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Darcy Baylis is an Australian artist that's been at the forefront of minimalist pop and disparate club sounds within Australia’s tight-knit dance community. His unique style has been quickly capturing the eyes and ears of some of the underground's best, and he's recently been featured on the likes of i-D, Thump, Triple J, and more. 

We sat down with the talented artist to chat about his debut record, Intimacy & Isolation, which has brought forth a new light onto the underground scene in his hometown and has pushed the limits of dance music. Baylis discusses his various influences, his live performances, the major challenges, and more. 

Hi Darcy, thank you for taking the time to talk to us. You're gearing up for a massive LP that was written all across the world. What was the experience like? What were the biggest challenges going into an album?

This album is something that has existed in parallel to the rest of my life since maybe 2014, just steadily growing, like a virus. I think because of that, the biggest challenge was trying to reconcile the need to make an album when just living is enough of a struggle itself. We’re living in extraordinary times; it's hard to care about making an album when you don’t care about getting out of bed in the morning, or when you’re focused on the atrocities being committed by our world leaders every day. I had more or less ditched the entire thing for a while because it no longer felt important, but after enough friends convinced me otherwise, I decided to finally finish it and put it out.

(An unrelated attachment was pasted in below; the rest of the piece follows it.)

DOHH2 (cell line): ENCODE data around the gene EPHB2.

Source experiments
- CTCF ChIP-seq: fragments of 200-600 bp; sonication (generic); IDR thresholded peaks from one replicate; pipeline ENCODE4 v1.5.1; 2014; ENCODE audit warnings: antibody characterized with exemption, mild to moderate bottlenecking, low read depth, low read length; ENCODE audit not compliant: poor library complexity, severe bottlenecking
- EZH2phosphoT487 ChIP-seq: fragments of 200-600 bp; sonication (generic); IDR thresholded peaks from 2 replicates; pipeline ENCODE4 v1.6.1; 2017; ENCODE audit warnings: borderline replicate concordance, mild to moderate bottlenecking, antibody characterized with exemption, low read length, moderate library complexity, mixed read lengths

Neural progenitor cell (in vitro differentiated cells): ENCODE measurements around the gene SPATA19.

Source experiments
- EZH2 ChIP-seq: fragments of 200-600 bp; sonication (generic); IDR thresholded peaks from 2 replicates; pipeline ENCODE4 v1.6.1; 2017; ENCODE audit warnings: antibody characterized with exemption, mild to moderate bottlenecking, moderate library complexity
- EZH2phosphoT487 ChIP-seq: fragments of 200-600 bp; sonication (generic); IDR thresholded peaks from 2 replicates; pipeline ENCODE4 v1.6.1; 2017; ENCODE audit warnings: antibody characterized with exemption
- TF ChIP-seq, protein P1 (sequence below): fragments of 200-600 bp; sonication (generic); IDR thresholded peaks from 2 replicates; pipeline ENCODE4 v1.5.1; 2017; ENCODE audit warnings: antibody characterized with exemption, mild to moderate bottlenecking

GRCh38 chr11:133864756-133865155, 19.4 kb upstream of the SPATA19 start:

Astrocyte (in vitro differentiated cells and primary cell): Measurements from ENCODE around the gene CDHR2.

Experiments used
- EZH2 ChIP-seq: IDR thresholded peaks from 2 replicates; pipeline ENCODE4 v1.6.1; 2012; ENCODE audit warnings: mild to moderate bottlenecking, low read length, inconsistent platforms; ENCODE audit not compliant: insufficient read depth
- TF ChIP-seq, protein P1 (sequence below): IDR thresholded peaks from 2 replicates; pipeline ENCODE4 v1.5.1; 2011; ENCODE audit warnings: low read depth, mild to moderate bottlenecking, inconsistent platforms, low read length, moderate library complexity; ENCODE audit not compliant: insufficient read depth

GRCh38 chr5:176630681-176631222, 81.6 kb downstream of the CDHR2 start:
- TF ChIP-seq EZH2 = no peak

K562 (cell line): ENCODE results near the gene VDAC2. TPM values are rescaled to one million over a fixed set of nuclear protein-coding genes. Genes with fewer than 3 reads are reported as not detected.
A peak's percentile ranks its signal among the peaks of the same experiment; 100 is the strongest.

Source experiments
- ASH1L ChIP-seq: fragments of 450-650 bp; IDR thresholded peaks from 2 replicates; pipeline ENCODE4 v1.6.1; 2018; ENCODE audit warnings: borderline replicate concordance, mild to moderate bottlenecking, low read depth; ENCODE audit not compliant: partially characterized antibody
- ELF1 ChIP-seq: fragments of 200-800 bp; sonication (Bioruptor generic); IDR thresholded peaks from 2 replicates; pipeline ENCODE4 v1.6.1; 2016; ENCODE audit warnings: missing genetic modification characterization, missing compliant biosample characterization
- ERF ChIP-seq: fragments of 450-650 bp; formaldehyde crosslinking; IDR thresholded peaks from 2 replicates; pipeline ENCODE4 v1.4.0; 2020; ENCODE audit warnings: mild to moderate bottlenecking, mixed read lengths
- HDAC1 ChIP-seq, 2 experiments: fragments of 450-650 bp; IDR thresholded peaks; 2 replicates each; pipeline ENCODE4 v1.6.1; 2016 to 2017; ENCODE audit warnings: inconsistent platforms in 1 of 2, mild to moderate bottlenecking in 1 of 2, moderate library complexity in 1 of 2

On the flip side, what were the best moments of creating the record?

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I think making this record was the first time I ever truly let go of all sense of self-doubt and truly let myself follow intuition. Certain moments - the screaming on The Force Won’t Kill Me, the guitar solo on Emergency - stand out as tiny epiphanies, the moments when I truly started believing that I had something really special.

You've cited major influences spanning from everyone from Bjork to Metro Boomin to Phillip Glass. How do you maintain all of these influences to be in a cohesive whole?

Here’s the thing, right: I never really felt like a producer. I don’t know if I’d call myself a musician and I’m definitely not a singer. But the one thing I do have, above all else, is taste. You could study at a conservatory for eight years but if you don’t have taste, what’s the point? On this record, I applied my taste meticulously. Every single stylistic touchstone, every single reference - nothing’s an accident.

What were the major differences between making a smaller project versus an LP? 

There’s just far more at stake, I think. There’s a lot less weight attached to releasing a bad song than there is to releasing a bad album, especially when you have an album like mine which unfortunately takes itself very, very seriously. So I just had to make sure everything was considered, thoughtful and as close to perfect as I could possibly get.

Finally, what can we expect for the rest of the year?

Well, I finally figured out a way of performing live that I don’t find unbearable, so I’ll be playing shows a lot more. Other than that, I’ll be going back to University to get my Honours in Music. I’m planning to write a large piece for Voice, Piano, String Quartet and Electronics in which every voice and instrument is heavily auto tuned. It’s also going to be in Latin. But we’ll see how that goes…

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